Today, Selfridges, the world’s best department store, unveiled Project Ocean, (www.selfridges.com/projectocean), welcoming royalty, celebrities, environmental NGOs and the fashion, lifestyle and environmental campaigners into the transformed London-based store. The global initiative is both a celebration of the worlds’ oceans and a forum for conservationists to issue an urgent public wake-up call to address issues of sustainability, overfishing and marine protection. The month long campaign will run from today until 12 June. In partnership with the 186-year-old The Zoological Society of London, the luxury retailer is harnessing its creative power on a scale never seen before to help change consumer habits on behalf of the world’s next generations.
Today, Selfridges was awash with all things ocean for the launch, from frogmen processions and live coral installations, to an evening soiree. The proceedings were highlighted by a surprise visit from HRH Prince of Wales, who visited the store to help celebrate the ambitious and unique campaign. For the full month, the London store has given itself over to leading international marine protection campaigners and 22 environmental NGOs, as well high profile activists from the worlds of art, fashion, culinary arts, and entertainment. It was announced this morning that over 70 different species of fish are to be removed from the food hall, fish counter and restaurants throughout the store.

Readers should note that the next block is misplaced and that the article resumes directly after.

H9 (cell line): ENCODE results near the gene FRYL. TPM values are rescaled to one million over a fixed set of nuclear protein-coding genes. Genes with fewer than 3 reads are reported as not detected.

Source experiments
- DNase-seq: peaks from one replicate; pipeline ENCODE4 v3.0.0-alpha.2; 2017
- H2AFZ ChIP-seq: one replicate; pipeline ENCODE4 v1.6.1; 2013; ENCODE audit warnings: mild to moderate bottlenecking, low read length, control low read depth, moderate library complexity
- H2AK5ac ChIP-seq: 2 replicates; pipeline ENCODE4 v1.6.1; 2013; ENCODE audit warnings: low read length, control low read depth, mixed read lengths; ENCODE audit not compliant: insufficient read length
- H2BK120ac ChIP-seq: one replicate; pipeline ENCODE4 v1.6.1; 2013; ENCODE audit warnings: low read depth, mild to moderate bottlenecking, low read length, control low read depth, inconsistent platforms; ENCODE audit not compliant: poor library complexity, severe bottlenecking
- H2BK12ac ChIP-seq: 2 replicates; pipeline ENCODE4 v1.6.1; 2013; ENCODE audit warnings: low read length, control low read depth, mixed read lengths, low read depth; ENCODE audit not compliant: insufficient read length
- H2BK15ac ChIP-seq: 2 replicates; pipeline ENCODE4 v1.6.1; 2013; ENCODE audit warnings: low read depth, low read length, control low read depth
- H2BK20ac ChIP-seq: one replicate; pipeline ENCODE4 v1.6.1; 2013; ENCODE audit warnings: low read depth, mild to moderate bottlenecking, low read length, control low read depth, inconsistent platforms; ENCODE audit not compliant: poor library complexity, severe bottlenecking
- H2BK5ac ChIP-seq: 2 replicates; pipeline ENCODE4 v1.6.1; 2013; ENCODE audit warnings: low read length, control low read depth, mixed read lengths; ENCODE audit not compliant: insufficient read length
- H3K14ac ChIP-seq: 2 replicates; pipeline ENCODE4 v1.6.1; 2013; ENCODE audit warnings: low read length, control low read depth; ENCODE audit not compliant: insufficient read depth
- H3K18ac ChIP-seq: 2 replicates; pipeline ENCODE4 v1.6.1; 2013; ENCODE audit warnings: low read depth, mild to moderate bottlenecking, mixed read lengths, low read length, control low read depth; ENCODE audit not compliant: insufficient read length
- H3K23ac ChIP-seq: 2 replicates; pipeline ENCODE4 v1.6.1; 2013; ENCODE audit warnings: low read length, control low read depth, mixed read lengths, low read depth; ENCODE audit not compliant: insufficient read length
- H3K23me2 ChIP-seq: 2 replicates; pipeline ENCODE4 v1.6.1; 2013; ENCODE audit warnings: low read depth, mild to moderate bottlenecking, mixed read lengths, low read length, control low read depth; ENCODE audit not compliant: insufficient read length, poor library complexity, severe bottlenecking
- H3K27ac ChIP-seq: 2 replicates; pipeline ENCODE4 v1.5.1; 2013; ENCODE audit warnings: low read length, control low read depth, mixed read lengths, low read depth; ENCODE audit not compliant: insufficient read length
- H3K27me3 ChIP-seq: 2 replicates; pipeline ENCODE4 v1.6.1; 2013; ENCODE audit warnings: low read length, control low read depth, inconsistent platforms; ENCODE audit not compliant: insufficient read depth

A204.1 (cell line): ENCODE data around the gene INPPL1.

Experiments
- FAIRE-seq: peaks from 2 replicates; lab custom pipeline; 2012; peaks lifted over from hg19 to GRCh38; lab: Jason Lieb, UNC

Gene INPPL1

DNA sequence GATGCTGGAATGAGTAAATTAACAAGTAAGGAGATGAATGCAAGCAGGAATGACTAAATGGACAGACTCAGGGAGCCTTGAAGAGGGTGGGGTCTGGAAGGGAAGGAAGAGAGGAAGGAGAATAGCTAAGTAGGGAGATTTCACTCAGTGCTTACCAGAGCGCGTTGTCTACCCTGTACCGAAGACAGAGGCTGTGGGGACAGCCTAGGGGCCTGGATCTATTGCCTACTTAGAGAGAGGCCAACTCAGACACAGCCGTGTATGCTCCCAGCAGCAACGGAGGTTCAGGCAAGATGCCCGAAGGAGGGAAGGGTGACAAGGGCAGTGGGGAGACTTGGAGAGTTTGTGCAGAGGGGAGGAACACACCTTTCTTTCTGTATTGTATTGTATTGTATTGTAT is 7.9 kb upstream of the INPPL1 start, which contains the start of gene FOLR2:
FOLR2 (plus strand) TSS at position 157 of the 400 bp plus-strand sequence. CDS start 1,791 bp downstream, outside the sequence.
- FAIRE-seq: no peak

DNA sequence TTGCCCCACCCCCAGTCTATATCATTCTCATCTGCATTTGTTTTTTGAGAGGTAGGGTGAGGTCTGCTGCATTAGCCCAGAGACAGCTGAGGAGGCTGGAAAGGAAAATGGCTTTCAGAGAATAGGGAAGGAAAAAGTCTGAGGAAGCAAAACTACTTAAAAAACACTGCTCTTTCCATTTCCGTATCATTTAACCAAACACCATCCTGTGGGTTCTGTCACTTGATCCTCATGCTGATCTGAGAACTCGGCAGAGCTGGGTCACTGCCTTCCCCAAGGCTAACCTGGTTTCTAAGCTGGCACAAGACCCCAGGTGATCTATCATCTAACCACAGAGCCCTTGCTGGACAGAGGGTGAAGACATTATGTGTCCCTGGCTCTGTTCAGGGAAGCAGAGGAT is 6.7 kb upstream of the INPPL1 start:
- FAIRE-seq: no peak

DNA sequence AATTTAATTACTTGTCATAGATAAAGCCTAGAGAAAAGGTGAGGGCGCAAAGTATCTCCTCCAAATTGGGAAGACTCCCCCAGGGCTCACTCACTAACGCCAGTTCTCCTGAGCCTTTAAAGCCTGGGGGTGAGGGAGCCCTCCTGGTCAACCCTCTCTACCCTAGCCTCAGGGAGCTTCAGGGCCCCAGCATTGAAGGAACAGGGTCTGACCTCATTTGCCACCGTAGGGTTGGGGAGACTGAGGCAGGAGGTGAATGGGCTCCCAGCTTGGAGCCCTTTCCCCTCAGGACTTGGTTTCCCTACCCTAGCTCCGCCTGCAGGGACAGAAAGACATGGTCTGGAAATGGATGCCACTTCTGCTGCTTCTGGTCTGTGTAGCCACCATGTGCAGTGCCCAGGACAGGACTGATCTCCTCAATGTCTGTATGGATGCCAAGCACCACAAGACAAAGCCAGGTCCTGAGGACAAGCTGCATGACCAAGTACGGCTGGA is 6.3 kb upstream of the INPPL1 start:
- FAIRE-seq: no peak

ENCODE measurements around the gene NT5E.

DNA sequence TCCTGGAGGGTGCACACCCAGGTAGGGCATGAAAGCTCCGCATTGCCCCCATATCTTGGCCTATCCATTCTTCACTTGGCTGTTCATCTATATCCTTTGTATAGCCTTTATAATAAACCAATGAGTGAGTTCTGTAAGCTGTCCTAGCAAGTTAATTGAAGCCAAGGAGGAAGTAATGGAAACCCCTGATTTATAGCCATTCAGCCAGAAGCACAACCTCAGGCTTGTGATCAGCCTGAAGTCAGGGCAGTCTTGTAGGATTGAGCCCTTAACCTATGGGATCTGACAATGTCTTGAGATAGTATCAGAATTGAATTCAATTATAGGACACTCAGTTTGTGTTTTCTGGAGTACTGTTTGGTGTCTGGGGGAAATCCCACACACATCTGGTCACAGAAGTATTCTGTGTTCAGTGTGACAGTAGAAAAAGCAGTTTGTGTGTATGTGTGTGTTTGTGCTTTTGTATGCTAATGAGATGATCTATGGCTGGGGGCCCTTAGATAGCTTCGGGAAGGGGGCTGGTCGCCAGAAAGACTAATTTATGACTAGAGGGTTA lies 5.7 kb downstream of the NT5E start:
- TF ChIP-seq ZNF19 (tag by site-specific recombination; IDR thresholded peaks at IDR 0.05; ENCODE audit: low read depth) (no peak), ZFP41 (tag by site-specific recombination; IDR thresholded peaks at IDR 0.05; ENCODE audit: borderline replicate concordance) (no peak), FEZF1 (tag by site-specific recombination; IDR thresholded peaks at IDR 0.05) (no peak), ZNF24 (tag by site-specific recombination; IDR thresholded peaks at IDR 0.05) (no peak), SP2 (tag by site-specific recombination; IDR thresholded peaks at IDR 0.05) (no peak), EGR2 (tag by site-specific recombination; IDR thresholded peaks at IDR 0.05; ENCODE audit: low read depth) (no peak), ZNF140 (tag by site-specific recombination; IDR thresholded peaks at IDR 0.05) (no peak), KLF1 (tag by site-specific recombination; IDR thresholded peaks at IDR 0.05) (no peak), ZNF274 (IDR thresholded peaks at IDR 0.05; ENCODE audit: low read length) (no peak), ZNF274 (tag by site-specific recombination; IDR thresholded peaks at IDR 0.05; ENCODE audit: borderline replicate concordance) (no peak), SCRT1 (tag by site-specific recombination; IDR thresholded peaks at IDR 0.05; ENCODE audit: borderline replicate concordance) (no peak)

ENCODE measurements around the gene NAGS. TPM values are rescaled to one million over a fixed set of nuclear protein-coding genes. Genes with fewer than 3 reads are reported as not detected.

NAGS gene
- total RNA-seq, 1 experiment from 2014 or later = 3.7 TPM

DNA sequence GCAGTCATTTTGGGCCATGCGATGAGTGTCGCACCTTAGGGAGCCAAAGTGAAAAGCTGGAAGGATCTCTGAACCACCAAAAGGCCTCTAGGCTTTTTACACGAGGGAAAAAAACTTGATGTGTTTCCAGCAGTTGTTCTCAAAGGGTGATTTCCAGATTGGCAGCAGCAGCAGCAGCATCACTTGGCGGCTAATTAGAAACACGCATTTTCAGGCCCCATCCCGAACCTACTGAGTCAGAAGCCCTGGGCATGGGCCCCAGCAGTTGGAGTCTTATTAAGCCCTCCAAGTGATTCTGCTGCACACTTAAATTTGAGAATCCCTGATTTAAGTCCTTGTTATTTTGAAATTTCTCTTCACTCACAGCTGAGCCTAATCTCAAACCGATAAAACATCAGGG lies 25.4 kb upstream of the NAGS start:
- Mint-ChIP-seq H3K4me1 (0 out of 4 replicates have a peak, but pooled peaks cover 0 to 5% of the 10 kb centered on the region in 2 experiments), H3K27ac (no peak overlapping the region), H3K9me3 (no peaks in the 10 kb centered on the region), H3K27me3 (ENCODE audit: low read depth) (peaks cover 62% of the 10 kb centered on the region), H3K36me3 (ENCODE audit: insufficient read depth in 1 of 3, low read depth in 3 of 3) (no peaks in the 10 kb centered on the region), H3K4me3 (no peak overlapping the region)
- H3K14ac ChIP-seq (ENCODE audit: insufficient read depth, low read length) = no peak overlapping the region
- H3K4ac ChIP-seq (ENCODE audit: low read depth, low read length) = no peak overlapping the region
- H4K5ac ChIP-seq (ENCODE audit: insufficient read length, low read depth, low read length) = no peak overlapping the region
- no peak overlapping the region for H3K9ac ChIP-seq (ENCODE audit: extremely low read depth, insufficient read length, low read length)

HRH joined Alannah Weston, Creative Director of Selfridges and project partner Jonathan Baillie, Director of Conservation Programmes at Zoological Society of London to speak out on this important issue, outlining the unthinkable prospect of the world’s major fisheries collapsing by 2050.
Alannah Weston, co-creator of Project Ocean commented: “Project Ocean has created a wonderful opportunity to use Selfridges’ own unique channels to help conservationists reach a wider audience and raise the stakes for global impact. We hope our customers will be inspired by the project and make sustainability a part of their everyday lives. Our hope is that 100 years from now, people will be still be able to enjoy the wonders of the ocean and that Selfridges will still be able to sell fish in our stores”.
Project partner Jonathan Baillie of the Zoological Society of London says, “Project Ocean is the start of an ongoing campaign which takes a completely novel approach to convene opinion formers from all walks of life to focus on two simple messages: 1. We need to stop eating endangered fish, 2. We need to create protected reserves in the ocean. Selfridges is helping you speak to people in their own language and convey these messages in a compelling way.”
To find out more, visit www.selfridges.com/projectocean